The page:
The pandemic has demonstrated the human need for social contact. People want to feel they belong to a “tribe,” yet distinguish thoughts from the external and perceived world from their own.1 Similarly, the skin distinguishes between the self and the external world by acting as a sensory envelope, encompassing the human body and providing a protective barrier.
Didier Anzieu first explored the importance of boundary in the “skin-ego concept,” which considers how early tactile experiences from a mother’s care impacts a child’s development as an autonomous individual who feels secure within a mental and physical boundary.2 The representation of the self is based on the child experiencing their own body surface, i.e., when they separate from their mother and develop an individual presence.
A focus on the quality of early tactile bonding has helped, in many aspects, to advance the field of psychodermatology.3 Indeed, there is more than meets the eye when imperfections and blemishes on the skin compromise the human sense of bonding and belonging; this dynamic has yet to be thoroughly explored...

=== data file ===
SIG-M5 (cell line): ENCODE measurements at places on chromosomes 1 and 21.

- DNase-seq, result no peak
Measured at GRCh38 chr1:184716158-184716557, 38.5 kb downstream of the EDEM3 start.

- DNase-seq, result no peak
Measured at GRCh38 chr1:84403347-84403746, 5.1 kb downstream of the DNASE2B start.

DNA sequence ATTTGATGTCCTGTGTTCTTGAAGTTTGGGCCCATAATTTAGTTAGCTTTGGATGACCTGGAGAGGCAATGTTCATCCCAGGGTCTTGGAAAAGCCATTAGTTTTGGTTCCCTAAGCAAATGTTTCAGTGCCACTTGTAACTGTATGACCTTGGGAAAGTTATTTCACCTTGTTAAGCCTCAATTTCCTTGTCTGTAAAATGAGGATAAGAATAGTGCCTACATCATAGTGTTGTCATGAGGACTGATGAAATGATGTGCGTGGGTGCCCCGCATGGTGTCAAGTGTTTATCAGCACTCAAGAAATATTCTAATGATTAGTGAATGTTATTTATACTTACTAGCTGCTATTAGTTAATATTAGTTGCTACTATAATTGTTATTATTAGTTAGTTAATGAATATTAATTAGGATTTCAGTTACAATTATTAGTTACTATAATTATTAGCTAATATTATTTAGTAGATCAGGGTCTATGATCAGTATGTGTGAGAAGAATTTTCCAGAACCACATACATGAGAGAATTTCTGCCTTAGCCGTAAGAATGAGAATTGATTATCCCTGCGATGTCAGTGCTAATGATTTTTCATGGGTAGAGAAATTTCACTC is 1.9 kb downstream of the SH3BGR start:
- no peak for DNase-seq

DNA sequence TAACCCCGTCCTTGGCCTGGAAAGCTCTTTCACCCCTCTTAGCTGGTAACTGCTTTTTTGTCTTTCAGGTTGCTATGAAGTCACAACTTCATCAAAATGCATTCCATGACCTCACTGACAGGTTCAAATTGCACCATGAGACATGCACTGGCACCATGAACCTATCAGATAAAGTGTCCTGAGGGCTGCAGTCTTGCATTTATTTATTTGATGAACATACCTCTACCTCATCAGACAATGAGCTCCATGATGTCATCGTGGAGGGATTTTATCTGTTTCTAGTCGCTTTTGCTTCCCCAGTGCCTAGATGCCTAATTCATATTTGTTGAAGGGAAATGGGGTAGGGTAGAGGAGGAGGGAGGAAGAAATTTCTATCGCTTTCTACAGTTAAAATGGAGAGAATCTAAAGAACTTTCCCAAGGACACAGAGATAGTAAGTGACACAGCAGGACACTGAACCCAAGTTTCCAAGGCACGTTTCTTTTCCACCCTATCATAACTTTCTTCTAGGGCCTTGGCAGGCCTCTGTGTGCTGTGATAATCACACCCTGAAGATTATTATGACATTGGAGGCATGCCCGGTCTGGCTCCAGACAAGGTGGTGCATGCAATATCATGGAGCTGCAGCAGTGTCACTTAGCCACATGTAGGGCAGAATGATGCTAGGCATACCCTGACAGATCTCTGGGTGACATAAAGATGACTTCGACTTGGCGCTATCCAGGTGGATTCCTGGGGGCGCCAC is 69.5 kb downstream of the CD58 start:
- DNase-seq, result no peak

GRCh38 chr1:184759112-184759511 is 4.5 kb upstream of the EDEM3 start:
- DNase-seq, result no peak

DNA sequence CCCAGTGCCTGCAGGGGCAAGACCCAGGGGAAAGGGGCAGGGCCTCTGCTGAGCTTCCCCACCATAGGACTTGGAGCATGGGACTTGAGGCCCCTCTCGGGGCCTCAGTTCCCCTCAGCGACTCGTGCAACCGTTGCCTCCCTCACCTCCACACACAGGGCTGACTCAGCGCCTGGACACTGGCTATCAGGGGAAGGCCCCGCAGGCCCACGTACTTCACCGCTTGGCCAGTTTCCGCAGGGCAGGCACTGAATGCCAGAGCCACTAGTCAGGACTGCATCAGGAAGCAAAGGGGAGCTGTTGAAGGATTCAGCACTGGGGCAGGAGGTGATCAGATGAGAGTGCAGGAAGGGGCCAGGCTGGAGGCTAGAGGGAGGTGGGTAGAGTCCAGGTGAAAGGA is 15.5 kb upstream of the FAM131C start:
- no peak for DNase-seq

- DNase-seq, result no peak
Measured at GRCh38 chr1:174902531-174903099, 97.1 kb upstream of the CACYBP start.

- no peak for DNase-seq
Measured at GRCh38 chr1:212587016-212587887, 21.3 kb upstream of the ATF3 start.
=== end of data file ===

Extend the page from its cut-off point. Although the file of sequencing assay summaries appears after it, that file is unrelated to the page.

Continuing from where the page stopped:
Read more in the October edition of C&T magazine
- Consoli, S.G. (2006). Le moi-peau. Available at https://www.medecinesciences.org/en/articles/medsci/full_html/2006/03/medsci2006222p197/medsci2006222p197.html
- Werbart, A. (2019). 'The skin is the cradle of the soul': Didier Anzieu on the skin-ego, boundaries and boundlessness. Available at https://journals.sagepub.com/doi/10.1177/0003065119829701
- Steventon, K. (2021, Apr 30). Evoking emotion: Stress less with skin care. Available at https://bit.ly/3BCNzDc